Pain, Addiction, Anxiety, Flu, Malpractice, Meds and More
  (October 1, 2009)

Prescription drug use is rampant, and complexities abound. Ishabaka, M.D. shares some experiences from the real world of medicine.

Correspondent Ishabaka, M.D. recently shared some of his experience and knowledge about prescription drugs and pain management. Our tort-liability system seeks to pin a percentage of "blame" on various parties, and with the "rewards" (settlements and legal fees in the millions of dollars) and the dangers (of addiction, side-effects and even death) both high, then there is a mad rush for "clarity" and a "solution."

Unfortunately, there are no easy answers when it comes to assessing the safety of various powerful medications, or when they should be prescribed or consumed.

Absurdly high costs for meds is only one issue; the other is that extremely powerful drugs are prescribed in tremendous quantities (and sometimes in response to patients demanding prescriptions for drugs they've seen in Big Pharma advertisements).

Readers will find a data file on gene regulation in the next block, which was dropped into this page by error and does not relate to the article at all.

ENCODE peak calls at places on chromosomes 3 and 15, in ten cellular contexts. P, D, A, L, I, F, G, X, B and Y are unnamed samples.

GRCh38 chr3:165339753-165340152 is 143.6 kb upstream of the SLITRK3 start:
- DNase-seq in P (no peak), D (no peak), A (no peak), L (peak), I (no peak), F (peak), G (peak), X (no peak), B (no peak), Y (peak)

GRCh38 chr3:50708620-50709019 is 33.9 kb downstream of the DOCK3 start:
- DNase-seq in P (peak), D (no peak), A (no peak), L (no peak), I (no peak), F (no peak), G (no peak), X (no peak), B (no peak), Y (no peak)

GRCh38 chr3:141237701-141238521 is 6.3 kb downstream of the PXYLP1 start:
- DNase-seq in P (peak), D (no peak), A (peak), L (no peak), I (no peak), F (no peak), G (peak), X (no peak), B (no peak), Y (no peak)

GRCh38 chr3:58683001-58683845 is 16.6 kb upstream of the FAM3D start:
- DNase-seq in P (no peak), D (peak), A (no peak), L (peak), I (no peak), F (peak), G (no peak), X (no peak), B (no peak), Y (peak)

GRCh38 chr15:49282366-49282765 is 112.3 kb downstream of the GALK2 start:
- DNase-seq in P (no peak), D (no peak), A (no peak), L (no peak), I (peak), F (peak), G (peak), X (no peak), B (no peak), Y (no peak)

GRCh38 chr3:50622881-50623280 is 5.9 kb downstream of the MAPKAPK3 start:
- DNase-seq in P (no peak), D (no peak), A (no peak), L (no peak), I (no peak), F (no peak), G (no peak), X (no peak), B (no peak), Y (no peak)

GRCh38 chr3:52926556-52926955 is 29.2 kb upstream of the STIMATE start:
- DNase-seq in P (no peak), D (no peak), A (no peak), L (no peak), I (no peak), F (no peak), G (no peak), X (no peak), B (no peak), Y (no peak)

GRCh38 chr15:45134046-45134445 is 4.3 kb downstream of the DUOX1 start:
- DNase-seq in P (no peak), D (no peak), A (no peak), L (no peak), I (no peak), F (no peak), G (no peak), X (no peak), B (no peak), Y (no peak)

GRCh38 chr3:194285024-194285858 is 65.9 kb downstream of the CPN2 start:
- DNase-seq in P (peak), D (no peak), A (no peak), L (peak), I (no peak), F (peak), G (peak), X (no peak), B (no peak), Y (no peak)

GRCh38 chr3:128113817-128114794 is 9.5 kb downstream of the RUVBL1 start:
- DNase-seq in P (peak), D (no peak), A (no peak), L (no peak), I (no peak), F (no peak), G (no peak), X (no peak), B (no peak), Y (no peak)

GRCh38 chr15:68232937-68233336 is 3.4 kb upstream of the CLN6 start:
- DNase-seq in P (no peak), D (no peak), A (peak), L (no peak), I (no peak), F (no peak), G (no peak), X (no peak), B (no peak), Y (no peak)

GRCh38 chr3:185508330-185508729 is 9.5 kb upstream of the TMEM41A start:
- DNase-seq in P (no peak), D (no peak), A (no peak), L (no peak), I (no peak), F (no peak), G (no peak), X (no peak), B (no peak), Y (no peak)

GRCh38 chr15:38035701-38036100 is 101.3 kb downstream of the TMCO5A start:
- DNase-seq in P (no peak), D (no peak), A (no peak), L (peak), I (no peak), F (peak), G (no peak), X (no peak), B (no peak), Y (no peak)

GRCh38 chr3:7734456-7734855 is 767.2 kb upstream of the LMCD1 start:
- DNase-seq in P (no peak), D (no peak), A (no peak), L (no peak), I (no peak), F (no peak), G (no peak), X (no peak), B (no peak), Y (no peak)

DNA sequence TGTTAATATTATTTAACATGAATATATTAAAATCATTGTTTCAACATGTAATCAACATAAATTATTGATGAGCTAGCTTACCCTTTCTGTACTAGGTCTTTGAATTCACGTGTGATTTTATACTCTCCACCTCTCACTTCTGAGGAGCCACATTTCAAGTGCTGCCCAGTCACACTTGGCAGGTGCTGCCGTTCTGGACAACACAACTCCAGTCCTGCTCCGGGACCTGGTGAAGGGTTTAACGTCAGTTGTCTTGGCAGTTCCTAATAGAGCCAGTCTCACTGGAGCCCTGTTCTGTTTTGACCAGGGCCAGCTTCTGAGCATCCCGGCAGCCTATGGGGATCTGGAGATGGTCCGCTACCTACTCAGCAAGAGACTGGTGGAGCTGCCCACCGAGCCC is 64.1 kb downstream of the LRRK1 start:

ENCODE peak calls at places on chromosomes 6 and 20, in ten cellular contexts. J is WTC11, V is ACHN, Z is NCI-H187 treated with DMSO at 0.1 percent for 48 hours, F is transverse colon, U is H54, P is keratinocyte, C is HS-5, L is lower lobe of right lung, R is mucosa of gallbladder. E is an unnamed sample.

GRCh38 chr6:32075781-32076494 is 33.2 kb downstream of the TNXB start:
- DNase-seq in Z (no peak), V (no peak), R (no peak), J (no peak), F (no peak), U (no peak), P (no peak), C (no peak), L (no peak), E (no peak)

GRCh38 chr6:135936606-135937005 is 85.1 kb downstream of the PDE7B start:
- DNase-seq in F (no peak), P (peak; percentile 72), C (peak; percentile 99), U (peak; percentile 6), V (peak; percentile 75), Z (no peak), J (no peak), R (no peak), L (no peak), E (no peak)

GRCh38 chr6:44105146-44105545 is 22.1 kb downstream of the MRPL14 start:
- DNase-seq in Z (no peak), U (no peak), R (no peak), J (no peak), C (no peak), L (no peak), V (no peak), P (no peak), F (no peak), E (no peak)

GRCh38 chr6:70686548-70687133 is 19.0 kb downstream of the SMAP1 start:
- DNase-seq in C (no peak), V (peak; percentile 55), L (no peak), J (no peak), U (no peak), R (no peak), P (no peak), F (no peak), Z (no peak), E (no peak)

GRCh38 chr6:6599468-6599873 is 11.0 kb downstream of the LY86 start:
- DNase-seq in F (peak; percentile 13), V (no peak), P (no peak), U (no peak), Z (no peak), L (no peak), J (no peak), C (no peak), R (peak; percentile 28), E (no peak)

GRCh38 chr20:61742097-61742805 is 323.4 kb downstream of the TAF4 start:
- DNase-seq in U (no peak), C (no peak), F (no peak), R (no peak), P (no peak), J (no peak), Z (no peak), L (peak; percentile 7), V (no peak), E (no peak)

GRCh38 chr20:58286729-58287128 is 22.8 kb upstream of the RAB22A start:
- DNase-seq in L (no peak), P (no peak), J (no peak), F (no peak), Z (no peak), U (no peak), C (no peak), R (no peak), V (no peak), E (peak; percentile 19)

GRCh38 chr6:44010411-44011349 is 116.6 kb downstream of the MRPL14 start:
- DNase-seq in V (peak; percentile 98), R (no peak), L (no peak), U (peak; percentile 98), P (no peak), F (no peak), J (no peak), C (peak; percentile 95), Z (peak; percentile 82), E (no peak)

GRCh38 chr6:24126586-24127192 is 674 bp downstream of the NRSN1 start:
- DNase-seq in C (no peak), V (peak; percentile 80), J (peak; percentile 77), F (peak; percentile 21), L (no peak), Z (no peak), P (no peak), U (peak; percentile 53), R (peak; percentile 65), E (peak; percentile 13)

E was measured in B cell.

So the pharmaceutical industry is "the bad guy," right? It's not always that easy.

Since my father, who passed away this May, suffered from severe pain due to multiple myeloma and osteoporosis, I have seen the relief provided by very addictive narcotics. When you're in the last years of your life and you're in severe pain, addiction is the least of your concerns.

As the doctor notes, I address pain here from time to time based on my own experiences. Since I am still active at 55, I am (after a lifetime of physical toil and injury) often in some low-level (or occasionally worse) pain. There is a big difference between this sort of "I lifted too much stuff" pain and the kind suffered by people with cancer or migraines. Pain is part of life, so the doctor's comments will be of interest to us all.